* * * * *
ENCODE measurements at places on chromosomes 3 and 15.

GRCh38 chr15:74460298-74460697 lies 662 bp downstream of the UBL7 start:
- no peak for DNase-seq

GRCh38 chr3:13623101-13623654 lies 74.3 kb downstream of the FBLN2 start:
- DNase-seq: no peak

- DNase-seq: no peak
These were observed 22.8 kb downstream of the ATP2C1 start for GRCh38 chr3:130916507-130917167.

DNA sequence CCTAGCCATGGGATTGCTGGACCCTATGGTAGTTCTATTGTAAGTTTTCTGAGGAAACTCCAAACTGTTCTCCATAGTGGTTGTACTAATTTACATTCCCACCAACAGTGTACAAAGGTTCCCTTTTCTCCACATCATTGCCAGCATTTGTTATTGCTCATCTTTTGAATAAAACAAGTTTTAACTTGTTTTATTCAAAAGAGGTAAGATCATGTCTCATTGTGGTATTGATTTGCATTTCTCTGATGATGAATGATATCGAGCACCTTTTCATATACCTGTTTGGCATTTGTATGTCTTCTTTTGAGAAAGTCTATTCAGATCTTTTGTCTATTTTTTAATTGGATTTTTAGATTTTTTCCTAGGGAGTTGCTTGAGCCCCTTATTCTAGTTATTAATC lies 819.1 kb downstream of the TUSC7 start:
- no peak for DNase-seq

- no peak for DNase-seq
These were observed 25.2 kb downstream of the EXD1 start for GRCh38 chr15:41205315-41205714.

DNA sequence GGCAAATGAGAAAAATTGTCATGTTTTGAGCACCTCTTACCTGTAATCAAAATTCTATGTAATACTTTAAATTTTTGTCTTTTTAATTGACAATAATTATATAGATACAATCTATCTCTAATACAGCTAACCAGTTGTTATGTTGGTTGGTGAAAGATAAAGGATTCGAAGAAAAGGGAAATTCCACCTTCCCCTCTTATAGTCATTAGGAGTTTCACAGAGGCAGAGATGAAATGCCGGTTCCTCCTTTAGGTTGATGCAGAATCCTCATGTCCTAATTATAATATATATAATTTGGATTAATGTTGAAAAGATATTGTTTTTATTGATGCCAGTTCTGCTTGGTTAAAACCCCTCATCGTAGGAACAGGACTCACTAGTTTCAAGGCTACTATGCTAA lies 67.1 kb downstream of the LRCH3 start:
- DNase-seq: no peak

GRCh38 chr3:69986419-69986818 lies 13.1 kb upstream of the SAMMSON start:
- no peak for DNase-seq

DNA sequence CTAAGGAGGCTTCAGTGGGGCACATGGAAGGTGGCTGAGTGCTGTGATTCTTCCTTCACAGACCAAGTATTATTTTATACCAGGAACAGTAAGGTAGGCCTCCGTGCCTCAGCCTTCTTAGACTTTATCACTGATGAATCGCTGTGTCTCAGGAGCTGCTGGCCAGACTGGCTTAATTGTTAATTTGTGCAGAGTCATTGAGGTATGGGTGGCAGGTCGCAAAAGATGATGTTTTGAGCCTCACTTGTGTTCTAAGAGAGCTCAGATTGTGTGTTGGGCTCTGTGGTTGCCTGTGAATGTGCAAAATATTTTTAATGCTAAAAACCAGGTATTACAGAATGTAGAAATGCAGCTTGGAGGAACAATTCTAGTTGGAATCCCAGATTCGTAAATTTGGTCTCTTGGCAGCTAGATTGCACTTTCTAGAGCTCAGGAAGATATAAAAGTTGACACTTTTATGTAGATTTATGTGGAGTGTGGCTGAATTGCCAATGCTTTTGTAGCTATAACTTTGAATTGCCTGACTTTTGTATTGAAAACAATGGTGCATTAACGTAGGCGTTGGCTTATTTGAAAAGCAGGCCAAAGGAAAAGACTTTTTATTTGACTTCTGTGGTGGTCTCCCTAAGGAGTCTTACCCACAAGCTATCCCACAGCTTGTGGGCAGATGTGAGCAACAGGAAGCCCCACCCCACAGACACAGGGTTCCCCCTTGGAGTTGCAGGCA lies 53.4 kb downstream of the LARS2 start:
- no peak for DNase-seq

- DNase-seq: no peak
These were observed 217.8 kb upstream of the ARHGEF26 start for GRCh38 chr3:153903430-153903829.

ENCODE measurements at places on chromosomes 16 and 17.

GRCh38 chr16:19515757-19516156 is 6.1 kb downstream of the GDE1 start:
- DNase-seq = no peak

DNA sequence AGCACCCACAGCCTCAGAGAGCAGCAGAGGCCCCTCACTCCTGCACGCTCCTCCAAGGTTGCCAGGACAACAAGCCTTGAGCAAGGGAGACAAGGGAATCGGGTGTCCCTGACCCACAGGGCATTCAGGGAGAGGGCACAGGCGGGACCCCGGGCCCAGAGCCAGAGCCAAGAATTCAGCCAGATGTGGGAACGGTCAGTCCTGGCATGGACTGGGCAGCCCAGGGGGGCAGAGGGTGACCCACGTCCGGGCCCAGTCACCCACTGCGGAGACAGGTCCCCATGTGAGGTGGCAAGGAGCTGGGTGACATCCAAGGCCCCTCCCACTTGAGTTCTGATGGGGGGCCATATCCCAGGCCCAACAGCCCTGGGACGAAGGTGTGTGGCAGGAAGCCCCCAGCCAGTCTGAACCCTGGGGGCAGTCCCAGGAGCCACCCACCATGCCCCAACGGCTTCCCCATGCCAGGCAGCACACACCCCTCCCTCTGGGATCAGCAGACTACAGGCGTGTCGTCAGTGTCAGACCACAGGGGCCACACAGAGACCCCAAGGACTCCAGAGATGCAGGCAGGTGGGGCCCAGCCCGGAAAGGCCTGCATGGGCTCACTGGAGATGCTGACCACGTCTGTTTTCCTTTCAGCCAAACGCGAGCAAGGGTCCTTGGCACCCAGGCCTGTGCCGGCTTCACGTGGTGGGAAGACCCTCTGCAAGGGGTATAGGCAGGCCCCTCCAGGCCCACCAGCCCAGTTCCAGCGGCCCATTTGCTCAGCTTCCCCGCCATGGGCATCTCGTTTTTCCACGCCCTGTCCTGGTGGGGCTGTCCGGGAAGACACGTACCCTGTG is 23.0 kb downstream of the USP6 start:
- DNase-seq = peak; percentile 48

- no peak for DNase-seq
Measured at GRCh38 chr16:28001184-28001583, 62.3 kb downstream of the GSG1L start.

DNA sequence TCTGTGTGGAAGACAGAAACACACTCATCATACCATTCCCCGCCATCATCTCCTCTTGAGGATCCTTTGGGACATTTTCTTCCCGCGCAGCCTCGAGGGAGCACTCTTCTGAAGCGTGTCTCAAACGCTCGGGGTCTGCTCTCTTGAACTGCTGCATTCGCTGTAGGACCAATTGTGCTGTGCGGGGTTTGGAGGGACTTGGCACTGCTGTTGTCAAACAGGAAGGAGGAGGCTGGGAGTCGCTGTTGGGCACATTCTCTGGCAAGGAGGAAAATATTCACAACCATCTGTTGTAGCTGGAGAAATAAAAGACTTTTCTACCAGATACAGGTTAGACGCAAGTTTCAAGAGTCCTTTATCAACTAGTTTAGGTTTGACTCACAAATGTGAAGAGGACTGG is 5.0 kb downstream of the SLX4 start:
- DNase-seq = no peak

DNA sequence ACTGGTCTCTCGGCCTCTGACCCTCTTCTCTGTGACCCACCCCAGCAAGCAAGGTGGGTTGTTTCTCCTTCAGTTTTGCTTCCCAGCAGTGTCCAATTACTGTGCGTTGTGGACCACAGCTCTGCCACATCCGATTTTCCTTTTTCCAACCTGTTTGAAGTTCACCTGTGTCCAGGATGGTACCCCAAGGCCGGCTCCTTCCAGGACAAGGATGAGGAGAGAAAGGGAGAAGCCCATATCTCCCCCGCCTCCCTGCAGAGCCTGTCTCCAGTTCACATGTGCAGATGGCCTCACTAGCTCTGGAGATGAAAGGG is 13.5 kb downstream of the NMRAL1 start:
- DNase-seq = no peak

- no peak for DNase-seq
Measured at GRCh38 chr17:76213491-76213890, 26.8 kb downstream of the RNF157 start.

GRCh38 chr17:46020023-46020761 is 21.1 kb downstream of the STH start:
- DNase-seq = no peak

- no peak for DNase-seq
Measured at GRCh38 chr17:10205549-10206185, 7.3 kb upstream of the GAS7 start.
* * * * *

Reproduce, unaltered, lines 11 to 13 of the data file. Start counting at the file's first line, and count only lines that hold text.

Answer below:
These were observed 25.2 kb downstream of the EXD1 start for GRCh38 chr15:41205315-41205714.

DNA sequence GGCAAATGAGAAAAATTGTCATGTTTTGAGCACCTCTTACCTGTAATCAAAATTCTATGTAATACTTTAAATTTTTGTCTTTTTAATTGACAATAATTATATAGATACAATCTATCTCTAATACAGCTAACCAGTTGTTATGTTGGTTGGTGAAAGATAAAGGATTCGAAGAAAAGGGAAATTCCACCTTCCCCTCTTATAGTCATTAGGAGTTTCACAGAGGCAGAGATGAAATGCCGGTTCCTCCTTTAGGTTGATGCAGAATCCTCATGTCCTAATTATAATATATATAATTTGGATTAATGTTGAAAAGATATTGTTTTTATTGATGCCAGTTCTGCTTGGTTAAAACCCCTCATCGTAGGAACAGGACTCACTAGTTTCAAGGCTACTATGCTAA lies 67.1 kb downstream of the LRCH3 start:
- DNase-seq: no peak